Roughly 60 public transit riders, advocates and community leaders rallied in front of Gov. Andrew Cuomo’s New York City office to call on the governor to “take charge” and come up with a plan to fix New York City’s subway system following an A train derailment in Harlem. They blasted what they said is his “lack of leadership” and “lack of political will.”
Newly appointed MTA Chairman Joe Lhota—Mayor Bill de Blasio’s 2013 Republican opponent who Cuomo recently selected to lead the agency—told reporters on the scene on Tuesday that a southbound A train just outside of the 125th Street Station went into emergency mode and the emergency brakes automatically went on. The train bumped forward, then bumped backwards and in the process. Two of the train’s eight cars derailed and scraped the side of the wall.
Lhota announced that the preliminary investigation found that the cause of the derailment was an “improperly secured piece of replacement rail that was stored on the tracks,” attributing it to “human error, not a track defect.” Two MTA supervisors were also suspended.
John Raskin, executive director of the Riders Alliance, a membership organization of subway and bus riders in New York, asked the individuals in attendance if any are public transit riders and the crowd cheered loudly in response.
“And how many of you are sick and tired of delays and breakdowns and this uneven derailments on Governor Cuomo’s MTA?” Raskin asked.
“Boo!” people yelled in response.
“And we’re out here tonight to demand a solution from Governor Cuomo, who runs the MTA,” Raskin added.
Following the rally, Raskin told reporters that the MTA’s $30 billion capital plan is enough to sustain the system but not to completely update and overhaul it.
“The MTA capital plan is enough money to keep the MTA from falling apart entirely… but it’s not nearly enough money to fix and upgrade and modernize the system,” he said. “So we are calling on Governor Cuomo to take charge, to lay out a plan to fix the MTA and, most importantly, to find the money that will be required to get the job done.”
Indeed, he said that if the capital plan and Cuomo’s leadership were sufficient, the subway system “would be on the mend instead of falling apart.”
“We know the answers,” he said. “We don’t have a lack of ideas. We don’t have a lack of technical solutions. We have a lack of leadership and a lack of political will and that’s what we are calling on Governor Cuomo to provide.”
Vaughn Armour, a member of New York Communities for Change, a membership-based organization of working families fighting against economic and racial oppression, expressed frustration over train and bus delays.
“There’s always delays,” Armour said. “You get on the 2 or 3 train, it’s a delay. You get on the A train, another delay. It’s crazy out here getting on trains, traveling with delays.”
The protesters shouted chants such as, “Governor, governor, it’s a shame! Governor, governor, fix our train!,” “No more delays! Cuomo, fix the MTA!” and “We’re in trouble underground, Cuomo’s nowhere to be found!”
Jaqi Cohen, campaign coordinator for the NYPIRG Straphangers Campaign, which organizes the riding public to call for affordable fares and safer, more reliable transportation, said that she came to the rally “because our city is facing a transit emergency.”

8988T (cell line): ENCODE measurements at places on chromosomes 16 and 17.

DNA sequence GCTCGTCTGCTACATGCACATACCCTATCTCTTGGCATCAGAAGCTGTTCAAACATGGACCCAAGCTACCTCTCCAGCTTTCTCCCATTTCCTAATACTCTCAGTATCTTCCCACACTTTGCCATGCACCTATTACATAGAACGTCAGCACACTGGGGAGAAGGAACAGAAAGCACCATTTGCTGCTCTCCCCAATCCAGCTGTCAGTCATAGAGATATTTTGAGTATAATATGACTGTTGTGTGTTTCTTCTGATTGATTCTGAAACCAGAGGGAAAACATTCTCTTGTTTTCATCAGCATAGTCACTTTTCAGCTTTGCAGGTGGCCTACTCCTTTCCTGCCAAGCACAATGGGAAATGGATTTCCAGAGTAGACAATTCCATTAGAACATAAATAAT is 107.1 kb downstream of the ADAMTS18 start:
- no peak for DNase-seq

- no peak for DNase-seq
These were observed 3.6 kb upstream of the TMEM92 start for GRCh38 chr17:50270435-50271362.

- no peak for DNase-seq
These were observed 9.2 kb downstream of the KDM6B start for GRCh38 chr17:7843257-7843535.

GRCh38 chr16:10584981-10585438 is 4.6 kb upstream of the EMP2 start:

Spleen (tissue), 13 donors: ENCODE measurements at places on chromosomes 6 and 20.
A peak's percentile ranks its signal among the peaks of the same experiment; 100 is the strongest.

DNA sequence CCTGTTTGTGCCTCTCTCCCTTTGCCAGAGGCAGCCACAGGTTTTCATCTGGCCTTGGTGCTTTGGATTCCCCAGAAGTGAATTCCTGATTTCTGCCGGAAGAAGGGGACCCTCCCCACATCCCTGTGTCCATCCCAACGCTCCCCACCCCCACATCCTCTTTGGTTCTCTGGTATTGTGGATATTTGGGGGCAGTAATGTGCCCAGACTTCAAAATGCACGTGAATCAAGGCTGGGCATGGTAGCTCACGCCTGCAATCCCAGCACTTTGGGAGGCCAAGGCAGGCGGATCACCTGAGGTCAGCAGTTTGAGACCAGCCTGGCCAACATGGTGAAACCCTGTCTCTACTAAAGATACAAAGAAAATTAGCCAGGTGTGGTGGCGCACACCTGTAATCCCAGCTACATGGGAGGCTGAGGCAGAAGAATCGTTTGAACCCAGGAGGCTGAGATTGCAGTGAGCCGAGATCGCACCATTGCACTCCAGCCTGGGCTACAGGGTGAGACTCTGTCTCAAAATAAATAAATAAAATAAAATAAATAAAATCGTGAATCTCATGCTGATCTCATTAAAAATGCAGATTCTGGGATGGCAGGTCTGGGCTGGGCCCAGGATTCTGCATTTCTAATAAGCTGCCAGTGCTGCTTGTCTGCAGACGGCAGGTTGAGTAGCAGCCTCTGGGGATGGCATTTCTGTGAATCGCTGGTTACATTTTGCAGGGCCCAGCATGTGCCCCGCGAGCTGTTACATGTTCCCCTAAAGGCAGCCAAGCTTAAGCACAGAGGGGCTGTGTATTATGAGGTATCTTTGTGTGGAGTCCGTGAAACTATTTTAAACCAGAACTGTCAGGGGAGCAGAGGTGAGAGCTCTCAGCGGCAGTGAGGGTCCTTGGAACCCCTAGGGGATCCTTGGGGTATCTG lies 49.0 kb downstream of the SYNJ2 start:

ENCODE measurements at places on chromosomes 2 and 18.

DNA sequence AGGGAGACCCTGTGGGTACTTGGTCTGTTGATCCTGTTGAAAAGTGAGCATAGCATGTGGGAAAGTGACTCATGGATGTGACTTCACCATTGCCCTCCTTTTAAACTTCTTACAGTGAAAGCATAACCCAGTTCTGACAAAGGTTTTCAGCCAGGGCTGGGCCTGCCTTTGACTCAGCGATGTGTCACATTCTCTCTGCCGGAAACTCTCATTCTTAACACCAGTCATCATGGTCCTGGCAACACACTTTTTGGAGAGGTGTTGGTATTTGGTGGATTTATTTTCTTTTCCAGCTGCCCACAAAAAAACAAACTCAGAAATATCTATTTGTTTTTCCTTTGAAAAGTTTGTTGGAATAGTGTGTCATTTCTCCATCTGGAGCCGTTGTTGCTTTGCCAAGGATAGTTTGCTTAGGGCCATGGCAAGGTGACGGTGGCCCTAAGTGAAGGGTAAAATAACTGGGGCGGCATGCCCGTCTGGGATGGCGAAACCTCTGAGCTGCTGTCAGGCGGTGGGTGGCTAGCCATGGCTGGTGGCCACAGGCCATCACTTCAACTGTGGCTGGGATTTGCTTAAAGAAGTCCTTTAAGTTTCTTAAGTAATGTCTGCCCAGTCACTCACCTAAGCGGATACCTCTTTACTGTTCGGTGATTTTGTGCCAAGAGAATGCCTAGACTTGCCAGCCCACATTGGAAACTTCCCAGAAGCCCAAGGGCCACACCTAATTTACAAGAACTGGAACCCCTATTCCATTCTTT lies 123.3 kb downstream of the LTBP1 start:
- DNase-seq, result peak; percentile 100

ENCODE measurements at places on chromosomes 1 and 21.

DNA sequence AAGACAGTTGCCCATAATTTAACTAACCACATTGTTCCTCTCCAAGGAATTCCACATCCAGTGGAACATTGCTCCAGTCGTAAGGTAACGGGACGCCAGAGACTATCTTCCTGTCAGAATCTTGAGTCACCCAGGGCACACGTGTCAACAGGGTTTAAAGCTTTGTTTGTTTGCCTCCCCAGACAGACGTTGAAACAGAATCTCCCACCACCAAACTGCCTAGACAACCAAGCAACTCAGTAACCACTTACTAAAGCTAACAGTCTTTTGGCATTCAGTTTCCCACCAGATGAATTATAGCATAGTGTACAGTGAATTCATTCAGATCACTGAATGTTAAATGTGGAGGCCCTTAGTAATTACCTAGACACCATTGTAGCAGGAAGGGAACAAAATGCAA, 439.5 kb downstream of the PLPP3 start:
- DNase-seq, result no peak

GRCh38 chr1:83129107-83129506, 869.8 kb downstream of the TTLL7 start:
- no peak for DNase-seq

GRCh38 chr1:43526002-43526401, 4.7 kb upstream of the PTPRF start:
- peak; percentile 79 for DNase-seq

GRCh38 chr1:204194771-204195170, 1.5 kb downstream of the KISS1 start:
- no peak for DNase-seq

“Yesterday’s A train derailment was a dangerous and a stark reminder that New York City’s transit system is facing a crisis point and that the issues plaguing our system will not go away on their own,” Cohen said. “Our transit system needs an overhaul, which can only happen with real leadership and direction from Governor Cuomo.”
She noted that six weeks ago, they rallied in front of the office and asked Cuomo to come up with a plan to fix the subway. Six weeks later, she said, they have yet to see a plan as subway service has continued to deteriorate.
“So Governor Cuomo, in this critical time for New York City’s subway system, we need your leadership on solutions that will actually improve service, and we need it now more than ever,” Cohen continued. “The fate of New York City’s overburdened transit system depends on it.”
The City Council announced on Tuesday that it would hold an oversight hearing “to closely examine areas where the MTA has fallen short,” arguing that state partners have to step up and provide “real leadership and investment in the MTA.”
Transit reform advocate Michael Sciaraffo, who was among riders that got stuck on a hot F train that lost power earlier this month, said that the city needs to have an emergency evacuation plan.
He also said that people need to know how to get off of a train in the event of an emergency, saying that he is a subway rider who, like others who were in attendance at the rally, “knows what the state of affairs our subway is in.”
“We know that we need it to be fixed,” he said. “We also know that we’ve come to the point where we’re just a bunch of lawsuits to the MTA, that we can’t even get off of a train in the event of a catastrophe.”
Cuomo said that the derailment is “an unacceptable manifestation of the system’s current state” and that with Lhota’s leadership, the MTA “will address the fundamental issues plaguing the transit system and overhaul the organizational structure of the MTA.”
“As the governor previously said, the current state of the system is unacceptable and New Yorkers deserve better,” Dani Lever, a spokeswoman for the governor, said in an emailed statement. “Joe Lhota is a proven manager and the state will provide the MTA with the support it needs to address the fundamental issues plaguing the system.”
The MTA said it put together a six-point plan, and MTA Interim Executive Director Veronique Hakim recently announced that the the agency is conducting a top-to-bottom review of subway delays.